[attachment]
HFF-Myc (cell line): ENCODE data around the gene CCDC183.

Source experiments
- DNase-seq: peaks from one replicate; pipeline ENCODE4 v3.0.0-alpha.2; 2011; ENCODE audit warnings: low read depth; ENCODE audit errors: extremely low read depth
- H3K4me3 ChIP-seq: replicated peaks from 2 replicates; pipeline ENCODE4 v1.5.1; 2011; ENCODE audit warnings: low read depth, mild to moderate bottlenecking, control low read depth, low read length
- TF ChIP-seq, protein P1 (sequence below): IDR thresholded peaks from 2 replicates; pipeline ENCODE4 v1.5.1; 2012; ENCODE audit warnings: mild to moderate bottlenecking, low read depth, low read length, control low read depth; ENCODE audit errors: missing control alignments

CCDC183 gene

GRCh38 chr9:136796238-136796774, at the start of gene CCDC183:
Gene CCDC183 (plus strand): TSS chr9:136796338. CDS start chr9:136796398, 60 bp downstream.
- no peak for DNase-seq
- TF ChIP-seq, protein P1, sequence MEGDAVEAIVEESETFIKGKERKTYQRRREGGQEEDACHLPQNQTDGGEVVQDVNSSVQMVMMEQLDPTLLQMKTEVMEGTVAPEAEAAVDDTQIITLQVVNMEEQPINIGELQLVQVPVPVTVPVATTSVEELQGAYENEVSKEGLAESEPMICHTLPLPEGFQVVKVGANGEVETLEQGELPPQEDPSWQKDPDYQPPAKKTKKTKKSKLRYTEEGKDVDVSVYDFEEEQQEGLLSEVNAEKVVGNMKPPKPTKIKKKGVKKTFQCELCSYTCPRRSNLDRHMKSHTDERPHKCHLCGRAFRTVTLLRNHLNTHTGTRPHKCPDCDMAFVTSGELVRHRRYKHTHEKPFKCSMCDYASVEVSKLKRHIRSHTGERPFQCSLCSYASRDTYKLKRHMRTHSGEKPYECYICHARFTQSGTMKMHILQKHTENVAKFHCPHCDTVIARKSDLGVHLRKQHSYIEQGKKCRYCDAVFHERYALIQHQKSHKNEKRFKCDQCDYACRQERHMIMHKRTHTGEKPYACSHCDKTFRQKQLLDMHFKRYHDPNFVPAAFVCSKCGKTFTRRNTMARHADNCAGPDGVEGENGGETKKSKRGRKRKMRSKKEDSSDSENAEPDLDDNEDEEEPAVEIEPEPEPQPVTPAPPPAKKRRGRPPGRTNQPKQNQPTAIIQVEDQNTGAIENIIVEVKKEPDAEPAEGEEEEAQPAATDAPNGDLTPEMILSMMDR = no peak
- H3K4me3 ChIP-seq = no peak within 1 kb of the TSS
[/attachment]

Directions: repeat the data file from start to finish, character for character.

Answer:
HFF-Myc (cell line): ENCODE data around the gene CCDC183.

Source experiments
- DNase-seq: peaks from one replicate; pipeline ENCODE4 v3.0.0-alpha.2; 2011; ENCODE audit warnings: low read depth; ENCODE audit errors: extremely low read depth
- H3K4me3 ChIP-seq: replicated peaks from 2 replicates; pipeline ENCODE4 v1.5.1; 2011; ENCODE audit warnings: low read depth, mild to moderate bottlenecking, control low read depth, low read length
- TF ChIP-seq, protein P1 (sequence below): IDR thresholded peaks from 2 replicates; pipeline ENCODE4 v1.5.1; 2012; ENCODE audit warnings: mild to moderate bottlenecking, low read depth, low read length, control low read depth; ENCODE audit errors: missing control alignments

CCDC183 gene

GRCh38 chr9:136796238-136796774, at the start of gene CCDC183:
Gene CCDC183 (plus strand): TSS chr9:136796338. CDS start chr9:136796398, 60 bp downstream.
- no peak for DNase-seq
- TF ChIP-seq, protein P1, sequence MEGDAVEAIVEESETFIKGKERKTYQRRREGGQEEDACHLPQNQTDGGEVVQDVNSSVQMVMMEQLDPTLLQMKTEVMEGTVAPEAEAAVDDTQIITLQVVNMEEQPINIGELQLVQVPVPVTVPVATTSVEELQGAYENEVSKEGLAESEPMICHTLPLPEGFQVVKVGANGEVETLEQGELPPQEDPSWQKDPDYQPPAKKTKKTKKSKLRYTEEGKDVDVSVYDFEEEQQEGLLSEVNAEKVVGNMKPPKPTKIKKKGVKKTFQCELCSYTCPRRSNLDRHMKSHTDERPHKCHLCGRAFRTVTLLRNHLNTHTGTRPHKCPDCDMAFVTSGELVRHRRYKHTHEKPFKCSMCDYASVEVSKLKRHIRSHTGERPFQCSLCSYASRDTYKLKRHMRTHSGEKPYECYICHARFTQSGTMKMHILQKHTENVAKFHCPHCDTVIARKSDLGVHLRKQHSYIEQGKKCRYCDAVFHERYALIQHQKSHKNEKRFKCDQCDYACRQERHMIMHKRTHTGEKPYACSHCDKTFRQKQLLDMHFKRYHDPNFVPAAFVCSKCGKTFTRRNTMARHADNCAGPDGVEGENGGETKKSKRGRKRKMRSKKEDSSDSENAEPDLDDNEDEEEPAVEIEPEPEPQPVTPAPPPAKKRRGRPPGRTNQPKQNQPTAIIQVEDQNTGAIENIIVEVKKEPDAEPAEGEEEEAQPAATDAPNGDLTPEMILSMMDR = no peak
- H3K4me3 ChIP-seq = no peak within 1 kb of the TSS